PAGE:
To meet with our fears

Know that on this day we are

We simply are

No designations of disorders

Nor shame from judgmental orders

When I was born, my eyes

They looked like this

My smile,

It curved like this

My heart,

That pounded like this

Know me for these or know me not at all

Either way, I just

Exist.

Long after others had left the table, I remained there crying unstoppably. All this time, we had been running this organization to reduce the stigma of mental health in the South Asian community. I hadn’t realized that stigma existed on two levels. We had been talking all this time about the external level, a dark cloud of silence that had settled over the South Asian community. We thought our job was to use MannMukti as a pair of scissors to cut through this inescapable net and free people from stigma. But stigma exists at another level – it exists within each one of us as we internalize the attitudes of the external community. A devilish little specter deep inside that whispers in the weak moments: you’re not normal, you don’t deserve happiness the same way, you’ll never be understood. As I cried that day, I felt this little specter had been banished from within each of us who came together to be truly understood and seen over that weekend. Doing good by just one person makes a life worth living, and I felt like we all had done good by many that weekend.

       As we started packing and settling into cars so we could leave Austin, I circled outside in the bright light, gazing at the people I had shared this weekend with. Giants I had looked up to for the past 48 hours went back to their regular sizes. Out of courtesy for the world outside, they confined their strength and power to a singular glint in their eyes. So the next time you speak with someone who shares their mental illness experience with you, treat them with respect and support because if you look closely, you’ll see the glint in their eyes. You’re walking among giants.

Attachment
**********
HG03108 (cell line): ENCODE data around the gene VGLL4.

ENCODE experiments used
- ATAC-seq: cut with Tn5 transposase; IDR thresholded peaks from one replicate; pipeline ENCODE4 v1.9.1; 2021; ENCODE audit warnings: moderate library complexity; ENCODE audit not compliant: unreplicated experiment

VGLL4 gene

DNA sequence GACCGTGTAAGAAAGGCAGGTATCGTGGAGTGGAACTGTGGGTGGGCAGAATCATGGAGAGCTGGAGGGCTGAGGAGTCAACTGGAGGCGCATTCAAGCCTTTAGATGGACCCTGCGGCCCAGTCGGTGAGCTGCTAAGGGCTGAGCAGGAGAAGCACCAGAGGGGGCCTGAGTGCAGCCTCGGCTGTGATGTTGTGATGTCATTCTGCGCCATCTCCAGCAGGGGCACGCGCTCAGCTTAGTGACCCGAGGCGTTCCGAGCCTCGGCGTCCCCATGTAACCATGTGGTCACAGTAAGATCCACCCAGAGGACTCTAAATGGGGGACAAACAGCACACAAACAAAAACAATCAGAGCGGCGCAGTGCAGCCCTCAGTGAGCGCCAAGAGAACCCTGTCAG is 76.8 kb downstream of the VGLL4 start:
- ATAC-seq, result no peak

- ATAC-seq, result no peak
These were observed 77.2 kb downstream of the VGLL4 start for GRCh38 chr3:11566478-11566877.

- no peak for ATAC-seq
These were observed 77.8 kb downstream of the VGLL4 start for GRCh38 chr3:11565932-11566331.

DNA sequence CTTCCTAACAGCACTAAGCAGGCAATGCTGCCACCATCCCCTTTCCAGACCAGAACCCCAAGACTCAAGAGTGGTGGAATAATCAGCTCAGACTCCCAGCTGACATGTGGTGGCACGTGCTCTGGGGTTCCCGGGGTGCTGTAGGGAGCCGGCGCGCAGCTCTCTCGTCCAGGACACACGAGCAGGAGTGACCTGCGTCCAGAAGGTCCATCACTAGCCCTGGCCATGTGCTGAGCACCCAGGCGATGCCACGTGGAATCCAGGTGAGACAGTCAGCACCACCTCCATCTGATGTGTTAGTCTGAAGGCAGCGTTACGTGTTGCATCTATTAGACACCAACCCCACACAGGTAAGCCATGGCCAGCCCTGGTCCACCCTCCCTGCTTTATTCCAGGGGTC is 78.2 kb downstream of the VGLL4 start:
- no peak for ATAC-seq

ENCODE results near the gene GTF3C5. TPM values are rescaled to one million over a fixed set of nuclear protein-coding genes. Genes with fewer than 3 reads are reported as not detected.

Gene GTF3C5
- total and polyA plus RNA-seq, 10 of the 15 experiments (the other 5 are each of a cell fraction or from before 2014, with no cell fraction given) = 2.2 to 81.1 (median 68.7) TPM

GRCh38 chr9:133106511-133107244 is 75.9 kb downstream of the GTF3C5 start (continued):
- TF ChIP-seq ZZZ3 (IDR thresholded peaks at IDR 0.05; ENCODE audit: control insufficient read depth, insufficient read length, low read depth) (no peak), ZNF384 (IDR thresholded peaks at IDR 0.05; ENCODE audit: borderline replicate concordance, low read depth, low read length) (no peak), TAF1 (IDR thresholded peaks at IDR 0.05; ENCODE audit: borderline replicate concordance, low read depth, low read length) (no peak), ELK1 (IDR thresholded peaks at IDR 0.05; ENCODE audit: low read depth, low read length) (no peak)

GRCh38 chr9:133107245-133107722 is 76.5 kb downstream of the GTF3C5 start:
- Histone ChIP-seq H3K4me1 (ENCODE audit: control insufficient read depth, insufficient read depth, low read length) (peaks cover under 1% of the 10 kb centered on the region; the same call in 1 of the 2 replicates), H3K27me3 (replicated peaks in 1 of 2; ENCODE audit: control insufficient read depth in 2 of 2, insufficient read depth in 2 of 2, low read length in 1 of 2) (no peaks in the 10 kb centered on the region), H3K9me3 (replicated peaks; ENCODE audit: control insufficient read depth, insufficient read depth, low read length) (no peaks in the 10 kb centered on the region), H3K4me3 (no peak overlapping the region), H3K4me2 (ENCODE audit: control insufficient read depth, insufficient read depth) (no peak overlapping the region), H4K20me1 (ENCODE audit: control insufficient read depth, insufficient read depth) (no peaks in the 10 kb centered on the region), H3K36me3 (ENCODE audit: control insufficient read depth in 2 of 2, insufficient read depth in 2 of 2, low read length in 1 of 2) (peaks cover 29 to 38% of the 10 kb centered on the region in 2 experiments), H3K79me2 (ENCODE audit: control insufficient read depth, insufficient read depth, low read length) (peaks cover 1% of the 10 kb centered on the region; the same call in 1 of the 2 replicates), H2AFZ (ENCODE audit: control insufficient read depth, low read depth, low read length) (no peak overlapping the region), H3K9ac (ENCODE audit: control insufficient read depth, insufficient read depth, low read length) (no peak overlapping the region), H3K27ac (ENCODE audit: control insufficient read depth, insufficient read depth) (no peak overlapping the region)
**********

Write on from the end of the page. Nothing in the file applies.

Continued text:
This post is in honor of Mental Health Awareness Month, MannMukti’s one-year anniversary, our first annual retreat, and all the people who’ve engaged with MannMukti in the past year –  you’ve changed my life and many others with your support. 

Go to MannMukti.org today and take the pledge here to help end mental health stigma! Help us change minds to better our world!

 

*Views expressed are entirely my own and do not constitute an official MannMukti statement